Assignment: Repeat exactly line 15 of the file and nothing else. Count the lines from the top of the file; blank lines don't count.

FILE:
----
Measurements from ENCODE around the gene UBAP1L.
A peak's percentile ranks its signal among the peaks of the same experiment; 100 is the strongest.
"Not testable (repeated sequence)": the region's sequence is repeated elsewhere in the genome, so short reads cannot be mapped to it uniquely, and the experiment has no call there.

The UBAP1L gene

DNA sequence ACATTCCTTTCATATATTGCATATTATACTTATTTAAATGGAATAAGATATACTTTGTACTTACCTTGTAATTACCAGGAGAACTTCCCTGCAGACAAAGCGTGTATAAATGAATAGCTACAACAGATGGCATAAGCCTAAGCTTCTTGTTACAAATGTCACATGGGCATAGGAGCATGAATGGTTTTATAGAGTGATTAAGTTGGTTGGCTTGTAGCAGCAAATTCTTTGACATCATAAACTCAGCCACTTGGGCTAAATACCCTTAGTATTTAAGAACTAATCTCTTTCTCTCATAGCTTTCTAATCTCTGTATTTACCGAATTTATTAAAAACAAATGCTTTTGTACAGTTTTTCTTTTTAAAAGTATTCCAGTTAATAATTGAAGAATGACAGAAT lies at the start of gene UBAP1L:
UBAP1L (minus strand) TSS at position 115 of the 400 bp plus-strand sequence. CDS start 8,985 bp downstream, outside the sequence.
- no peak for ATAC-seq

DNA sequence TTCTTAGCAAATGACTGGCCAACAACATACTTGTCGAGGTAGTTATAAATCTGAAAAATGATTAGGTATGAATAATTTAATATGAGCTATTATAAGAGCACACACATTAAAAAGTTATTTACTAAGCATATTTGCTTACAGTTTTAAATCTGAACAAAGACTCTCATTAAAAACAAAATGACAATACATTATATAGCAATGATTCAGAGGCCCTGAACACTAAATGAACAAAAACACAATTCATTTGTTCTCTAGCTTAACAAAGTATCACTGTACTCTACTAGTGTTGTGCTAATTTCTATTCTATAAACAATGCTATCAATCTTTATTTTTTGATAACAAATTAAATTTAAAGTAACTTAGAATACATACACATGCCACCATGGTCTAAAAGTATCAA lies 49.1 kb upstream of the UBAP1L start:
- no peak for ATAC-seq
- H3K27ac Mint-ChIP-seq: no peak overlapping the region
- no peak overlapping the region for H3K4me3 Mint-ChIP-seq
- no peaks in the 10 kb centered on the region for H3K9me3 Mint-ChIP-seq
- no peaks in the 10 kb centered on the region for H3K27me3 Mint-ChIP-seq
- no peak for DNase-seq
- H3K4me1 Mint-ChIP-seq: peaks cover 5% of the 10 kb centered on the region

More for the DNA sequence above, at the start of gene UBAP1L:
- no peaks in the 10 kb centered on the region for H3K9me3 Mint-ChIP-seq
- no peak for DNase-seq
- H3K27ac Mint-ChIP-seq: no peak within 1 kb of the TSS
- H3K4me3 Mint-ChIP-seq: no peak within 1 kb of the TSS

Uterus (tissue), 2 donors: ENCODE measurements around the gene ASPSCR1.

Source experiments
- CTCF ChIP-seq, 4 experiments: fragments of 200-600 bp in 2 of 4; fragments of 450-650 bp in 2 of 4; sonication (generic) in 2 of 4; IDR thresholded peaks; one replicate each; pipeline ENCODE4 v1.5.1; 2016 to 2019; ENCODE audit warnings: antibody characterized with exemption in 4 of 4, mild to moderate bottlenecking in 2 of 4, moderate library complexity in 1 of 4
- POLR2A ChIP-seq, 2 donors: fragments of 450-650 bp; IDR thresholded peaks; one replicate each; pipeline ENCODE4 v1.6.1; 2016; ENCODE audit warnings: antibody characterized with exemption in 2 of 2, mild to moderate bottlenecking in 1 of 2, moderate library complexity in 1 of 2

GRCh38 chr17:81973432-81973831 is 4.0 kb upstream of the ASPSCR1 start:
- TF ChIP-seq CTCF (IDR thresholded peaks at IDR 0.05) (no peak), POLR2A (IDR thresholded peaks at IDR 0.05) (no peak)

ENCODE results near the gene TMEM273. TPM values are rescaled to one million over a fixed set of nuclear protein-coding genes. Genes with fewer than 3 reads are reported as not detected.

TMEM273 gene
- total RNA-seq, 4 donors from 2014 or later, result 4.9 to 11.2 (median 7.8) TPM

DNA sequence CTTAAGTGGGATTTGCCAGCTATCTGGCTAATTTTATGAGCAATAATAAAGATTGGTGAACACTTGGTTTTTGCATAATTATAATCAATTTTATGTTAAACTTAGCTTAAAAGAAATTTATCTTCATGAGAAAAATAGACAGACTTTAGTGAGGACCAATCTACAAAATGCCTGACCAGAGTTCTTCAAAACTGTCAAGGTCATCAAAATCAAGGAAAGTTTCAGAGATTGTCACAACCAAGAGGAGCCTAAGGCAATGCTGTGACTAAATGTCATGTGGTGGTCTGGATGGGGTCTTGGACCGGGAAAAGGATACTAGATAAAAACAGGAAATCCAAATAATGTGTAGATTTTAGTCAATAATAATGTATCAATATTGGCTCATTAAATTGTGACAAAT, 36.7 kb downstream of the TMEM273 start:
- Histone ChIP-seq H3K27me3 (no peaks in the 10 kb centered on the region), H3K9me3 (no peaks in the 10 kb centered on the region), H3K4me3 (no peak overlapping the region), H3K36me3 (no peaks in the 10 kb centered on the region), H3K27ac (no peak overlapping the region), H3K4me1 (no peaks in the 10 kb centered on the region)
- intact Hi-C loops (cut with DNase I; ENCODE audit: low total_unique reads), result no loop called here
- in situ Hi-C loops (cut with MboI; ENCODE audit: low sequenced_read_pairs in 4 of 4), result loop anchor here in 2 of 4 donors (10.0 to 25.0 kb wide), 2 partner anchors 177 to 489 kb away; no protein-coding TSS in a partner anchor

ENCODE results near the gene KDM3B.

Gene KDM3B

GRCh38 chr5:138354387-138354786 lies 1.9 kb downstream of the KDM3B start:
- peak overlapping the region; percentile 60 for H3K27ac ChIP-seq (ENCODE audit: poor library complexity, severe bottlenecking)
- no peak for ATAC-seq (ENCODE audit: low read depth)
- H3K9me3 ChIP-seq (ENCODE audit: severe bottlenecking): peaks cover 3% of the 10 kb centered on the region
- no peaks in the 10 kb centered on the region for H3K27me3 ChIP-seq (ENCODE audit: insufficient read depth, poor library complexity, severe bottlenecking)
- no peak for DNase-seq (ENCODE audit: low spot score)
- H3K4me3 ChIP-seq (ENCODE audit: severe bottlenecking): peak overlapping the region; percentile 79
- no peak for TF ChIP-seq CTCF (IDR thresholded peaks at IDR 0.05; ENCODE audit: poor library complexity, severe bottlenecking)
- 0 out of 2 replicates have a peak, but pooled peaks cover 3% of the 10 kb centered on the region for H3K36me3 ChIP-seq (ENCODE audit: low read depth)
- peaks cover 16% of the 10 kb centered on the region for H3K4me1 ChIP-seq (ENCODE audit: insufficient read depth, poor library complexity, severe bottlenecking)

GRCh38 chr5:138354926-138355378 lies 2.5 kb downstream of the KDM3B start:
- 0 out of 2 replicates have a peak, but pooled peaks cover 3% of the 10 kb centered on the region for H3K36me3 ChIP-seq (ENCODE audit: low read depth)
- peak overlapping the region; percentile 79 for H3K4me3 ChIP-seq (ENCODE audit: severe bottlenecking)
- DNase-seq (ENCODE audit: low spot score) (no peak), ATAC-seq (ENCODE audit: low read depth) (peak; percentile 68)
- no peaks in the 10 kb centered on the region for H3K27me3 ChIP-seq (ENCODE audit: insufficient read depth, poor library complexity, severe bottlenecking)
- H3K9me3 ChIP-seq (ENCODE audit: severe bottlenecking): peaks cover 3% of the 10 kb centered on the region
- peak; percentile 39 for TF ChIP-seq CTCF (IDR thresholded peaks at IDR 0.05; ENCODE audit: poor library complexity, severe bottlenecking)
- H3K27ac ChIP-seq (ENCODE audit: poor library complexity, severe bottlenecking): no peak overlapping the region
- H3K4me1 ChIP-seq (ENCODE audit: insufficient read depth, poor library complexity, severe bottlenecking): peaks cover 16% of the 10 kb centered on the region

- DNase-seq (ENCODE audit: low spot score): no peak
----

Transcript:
- H3K4me1 Mint-ChIP-seq: peaks cover 5% of the 10 kb centered on the region